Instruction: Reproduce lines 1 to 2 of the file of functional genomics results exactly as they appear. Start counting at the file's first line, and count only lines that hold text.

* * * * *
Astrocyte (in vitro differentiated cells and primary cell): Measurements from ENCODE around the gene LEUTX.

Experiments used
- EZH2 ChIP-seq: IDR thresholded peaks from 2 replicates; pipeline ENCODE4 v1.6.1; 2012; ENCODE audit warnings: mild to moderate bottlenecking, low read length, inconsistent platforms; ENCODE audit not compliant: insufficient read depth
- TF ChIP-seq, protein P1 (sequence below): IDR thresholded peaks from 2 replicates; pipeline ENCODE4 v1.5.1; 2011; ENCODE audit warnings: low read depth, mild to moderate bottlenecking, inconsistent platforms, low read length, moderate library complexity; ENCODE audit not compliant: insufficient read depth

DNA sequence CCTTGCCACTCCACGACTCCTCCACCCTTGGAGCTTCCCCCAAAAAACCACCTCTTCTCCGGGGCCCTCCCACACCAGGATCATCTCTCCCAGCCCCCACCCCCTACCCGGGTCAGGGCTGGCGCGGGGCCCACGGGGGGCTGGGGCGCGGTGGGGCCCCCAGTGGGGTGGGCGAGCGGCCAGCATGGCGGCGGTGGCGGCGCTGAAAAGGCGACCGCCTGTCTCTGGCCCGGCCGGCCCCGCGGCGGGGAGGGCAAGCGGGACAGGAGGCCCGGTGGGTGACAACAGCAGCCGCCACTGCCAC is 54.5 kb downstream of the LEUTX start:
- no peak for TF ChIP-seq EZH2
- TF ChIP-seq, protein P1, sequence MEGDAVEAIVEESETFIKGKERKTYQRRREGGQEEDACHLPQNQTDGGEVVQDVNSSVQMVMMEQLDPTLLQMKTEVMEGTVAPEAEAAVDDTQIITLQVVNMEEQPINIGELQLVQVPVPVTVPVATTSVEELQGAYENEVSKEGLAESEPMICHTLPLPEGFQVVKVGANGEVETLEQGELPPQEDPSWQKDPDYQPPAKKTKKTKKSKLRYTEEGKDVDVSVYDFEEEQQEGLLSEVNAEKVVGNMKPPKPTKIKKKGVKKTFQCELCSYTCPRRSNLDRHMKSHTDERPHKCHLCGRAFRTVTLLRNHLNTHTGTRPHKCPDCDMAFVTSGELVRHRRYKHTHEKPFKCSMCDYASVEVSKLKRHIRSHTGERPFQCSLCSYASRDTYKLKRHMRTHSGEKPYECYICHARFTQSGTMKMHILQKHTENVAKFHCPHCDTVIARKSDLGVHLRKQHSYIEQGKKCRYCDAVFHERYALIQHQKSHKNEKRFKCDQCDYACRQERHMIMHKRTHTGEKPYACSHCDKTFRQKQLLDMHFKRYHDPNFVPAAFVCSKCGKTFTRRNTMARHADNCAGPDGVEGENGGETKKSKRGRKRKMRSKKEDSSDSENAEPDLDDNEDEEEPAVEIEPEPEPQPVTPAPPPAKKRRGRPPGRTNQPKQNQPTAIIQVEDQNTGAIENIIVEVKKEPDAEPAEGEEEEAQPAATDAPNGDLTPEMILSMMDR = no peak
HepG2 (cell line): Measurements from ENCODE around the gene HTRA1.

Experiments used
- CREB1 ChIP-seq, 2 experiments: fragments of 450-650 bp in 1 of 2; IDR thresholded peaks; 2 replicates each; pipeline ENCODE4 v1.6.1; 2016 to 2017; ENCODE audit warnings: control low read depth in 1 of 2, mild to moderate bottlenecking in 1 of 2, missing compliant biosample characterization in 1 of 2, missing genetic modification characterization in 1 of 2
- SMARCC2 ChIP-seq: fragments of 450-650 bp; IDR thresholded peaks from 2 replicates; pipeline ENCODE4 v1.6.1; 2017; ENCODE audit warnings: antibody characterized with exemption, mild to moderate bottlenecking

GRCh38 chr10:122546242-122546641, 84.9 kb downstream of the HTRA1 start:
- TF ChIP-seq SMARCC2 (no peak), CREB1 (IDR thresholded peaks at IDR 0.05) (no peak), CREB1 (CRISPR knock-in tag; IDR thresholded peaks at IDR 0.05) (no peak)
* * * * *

Astrocyte (in vitro differentiated cells and primary cell): Measurements from ENCODE around the gene LEUTX.

Experiments used